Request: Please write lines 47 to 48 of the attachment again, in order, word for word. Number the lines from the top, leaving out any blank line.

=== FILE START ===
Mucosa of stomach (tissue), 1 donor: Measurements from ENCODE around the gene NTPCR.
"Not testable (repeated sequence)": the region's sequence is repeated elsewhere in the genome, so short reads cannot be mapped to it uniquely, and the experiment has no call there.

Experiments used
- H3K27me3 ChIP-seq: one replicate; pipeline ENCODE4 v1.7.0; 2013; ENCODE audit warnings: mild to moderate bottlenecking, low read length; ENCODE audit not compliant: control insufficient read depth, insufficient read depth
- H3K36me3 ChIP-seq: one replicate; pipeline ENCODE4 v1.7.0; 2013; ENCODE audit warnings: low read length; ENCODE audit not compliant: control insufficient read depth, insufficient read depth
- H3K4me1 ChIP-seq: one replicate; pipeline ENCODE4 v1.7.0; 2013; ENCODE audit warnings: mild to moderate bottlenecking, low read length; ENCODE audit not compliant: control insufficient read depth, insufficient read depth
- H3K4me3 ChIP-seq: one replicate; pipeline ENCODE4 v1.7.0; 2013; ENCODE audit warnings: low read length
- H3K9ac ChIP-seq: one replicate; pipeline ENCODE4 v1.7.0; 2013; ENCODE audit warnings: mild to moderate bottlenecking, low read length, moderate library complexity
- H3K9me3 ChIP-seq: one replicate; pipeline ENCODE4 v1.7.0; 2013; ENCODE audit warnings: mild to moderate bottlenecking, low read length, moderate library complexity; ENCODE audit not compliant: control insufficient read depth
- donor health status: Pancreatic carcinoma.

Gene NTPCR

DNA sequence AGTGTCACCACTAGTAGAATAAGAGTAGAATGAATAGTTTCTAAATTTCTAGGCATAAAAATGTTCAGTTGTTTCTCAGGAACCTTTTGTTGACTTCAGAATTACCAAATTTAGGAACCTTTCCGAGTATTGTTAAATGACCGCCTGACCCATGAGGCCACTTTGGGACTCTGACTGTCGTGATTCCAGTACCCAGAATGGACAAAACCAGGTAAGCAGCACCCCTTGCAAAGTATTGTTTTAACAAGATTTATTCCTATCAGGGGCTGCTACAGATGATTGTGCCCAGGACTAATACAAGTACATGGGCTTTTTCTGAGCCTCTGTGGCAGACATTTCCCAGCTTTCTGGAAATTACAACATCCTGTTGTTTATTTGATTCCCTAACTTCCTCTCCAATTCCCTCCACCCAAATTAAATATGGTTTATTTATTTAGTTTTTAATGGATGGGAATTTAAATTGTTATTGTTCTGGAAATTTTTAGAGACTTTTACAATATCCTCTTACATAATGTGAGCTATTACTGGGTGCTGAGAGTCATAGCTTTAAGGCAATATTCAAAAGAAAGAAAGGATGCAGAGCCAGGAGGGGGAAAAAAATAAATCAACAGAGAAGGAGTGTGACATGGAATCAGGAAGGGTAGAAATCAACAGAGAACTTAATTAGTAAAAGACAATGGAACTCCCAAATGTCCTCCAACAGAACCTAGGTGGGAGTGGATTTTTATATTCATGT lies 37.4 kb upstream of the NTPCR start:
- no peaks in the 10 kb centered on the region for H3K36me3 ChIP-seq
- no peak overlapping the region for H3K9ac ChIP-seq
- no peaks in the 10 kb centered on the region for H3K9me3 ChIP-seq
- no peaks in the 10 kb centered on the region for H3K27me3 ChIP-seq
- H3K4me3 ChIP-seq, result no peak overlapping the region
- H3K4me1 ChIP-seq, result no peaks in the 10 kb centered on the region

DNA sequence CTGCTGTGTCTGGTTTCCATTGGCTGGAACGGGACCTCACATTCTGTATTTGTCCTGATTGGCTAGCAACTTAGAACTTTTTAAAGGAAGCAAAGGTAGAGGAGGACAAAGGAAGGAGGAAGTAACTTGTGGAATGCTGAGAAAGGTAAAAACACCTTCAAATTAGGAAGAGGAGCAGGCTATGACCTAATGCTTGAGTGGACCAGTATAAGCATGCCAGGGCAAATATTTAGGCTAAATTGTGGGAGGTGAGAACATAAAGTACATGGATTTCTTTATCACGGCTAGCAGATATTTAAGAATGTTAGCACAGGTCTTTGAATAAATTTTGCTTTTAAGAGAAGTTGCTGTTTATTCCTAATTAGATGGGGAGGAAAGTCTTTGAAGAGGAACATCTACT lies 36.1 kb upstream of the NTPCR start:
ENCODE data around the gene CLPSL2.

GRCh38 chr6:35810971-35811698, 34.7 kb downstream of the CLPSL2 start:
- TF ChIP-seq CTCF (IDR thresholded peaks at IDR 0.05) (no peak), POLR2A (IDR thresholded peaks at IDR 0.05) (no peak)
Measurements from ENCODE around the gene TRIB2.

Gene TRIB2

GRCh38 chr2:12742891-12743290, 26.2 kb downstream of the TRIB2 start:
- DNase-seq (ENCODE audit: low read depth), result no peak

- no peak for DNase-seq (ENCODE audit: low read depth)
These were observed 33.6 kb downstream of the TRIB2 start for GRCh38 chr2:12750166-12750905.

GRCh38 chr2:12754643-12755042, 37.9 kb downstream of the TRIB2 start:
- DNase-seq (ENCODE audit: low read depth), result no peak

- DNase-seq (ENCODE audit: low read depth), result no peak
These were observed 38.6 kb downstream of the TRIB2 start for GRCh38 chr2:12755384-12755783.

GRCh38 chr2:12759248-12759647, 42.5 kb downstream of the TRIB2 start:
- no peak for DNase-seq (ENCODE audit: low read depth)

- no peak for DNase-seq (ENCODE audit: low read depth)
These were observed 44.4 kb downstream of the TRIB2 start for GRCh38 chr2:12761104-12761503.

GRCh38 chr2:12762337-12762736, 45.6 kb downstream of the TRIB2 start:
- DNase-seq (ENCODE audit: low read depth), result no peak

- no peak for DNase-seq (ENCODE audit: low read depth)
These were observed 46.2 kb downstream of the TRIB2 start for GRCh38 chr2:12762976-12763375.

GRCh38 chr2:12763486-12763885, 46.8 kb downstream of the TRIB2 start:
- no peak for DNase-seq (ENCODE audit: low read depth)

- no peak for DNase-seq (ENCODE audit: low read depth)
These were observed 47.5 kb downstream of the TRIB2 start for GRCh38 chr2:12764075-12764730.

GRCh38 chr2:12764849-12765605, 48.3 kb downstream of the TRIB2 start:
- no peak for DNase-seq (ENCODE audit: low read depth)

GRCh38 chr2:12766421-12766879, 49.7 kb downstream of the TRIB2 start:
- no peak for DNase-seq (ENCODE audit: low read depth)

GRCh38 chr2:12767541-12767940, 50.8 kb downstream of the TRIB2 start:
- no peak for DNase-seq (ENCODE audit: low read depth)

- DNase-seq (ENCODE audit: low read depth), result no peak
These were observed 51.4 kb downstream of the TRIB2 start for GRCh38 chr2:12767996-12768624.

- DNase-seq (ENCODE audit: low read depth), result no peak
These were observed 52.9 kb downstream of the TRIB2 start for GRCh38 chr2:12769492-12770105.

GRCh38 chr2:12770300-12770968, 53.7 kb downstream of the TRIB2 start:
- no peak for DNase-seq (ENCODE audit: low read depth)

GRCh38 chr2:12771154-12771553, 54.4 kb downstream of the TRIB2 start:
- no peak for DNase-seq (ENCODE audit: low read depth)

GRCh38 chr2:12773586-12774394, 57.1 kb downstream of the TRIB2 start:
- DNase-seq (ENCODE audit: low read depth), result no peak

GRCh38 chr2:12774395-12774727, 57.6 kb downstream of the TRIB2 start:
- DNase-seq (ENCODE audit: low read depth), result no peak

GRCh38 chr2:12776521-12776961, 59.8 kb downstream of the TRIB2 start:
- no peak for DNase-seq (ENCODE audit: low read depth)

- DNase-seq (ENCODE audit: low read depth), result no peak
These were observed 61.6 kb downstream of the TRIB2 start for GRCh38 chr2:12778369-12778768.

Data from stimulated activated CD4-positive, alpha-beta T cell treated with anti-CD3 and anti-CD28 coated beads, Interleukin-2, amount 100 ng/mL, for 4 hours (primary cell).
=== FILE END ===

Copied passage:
GRCh38 chr2:12766421-12766879, 49.7 kb downstream of the TRIB2 start:
- no peak for DNase-seq (ENCODE audit: low read depth)